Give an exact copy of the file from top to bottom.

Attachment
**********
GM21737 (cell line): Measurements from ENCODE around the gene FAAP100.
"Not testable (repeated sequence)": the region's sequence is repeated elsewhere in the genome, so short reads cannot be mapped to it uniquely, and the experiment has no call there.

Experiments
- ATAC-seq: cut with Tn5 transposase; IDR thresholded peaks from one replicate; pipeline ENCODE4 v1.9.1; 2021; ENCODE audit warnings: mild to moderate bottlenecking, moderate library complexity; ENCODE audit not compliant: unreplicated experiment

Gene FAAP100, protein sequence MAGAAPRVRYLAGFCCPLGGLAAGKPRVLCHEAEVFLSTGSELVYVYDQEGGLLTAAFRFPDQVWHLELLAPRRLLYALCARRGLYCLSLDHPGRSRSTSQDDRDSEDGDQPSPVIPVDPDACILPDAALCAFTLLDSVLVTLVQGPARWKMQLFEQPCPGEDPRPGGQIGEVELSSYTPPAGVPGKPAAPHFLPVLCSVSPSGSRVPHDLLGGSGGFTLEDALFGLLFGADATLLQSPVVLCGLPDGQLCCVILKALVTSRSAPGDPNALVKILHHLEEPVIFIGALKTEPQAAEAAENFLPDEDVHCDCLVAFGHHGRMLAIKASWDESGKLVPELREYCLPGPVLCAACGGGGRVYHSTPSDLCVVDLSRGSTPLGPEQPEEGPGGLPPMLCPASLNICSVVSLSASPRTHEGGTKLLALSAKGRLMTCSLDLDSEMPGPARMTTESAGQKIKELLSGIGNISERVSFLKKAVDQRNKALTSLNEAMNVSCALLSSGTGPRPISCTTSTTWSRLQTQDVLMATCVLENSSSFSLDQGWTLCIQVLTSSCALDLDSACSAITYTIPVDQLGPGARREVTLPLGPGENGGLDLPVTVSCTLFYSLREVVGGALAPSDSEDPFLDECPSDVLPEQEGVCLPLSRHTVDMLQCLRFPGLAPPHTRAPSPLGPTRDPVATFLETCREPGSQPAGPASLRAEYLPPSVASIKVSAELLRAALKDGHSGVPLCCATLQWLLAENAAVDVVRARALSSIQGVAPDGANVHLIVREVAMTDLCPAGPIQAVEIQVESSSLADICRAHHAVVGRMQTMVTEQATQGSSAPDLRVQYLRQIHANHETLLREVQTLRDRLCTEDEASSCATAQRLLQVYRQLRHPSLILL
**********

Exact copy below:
GM21737 (cell line): Measurements from ENCODE around the gene FAAP100.
"Not testable (repeated sequence)": the region's sequence is repeated elsewhere in the genome, so short reads cannot be mapped to it uniquely, and the experiment has no call there.

Experiments
- ATAC-seq: cut with Tn5 transposase; IDR thresholded peaks from one replicate; pipeline ENCODE4 v1.9.1; 2021; ENCODE audit warnings: mild to moderate bottlenecking, moderate library complexity; ENCODE audit not compliant: unreplicated experiment

Gene FAAP100, protein sequence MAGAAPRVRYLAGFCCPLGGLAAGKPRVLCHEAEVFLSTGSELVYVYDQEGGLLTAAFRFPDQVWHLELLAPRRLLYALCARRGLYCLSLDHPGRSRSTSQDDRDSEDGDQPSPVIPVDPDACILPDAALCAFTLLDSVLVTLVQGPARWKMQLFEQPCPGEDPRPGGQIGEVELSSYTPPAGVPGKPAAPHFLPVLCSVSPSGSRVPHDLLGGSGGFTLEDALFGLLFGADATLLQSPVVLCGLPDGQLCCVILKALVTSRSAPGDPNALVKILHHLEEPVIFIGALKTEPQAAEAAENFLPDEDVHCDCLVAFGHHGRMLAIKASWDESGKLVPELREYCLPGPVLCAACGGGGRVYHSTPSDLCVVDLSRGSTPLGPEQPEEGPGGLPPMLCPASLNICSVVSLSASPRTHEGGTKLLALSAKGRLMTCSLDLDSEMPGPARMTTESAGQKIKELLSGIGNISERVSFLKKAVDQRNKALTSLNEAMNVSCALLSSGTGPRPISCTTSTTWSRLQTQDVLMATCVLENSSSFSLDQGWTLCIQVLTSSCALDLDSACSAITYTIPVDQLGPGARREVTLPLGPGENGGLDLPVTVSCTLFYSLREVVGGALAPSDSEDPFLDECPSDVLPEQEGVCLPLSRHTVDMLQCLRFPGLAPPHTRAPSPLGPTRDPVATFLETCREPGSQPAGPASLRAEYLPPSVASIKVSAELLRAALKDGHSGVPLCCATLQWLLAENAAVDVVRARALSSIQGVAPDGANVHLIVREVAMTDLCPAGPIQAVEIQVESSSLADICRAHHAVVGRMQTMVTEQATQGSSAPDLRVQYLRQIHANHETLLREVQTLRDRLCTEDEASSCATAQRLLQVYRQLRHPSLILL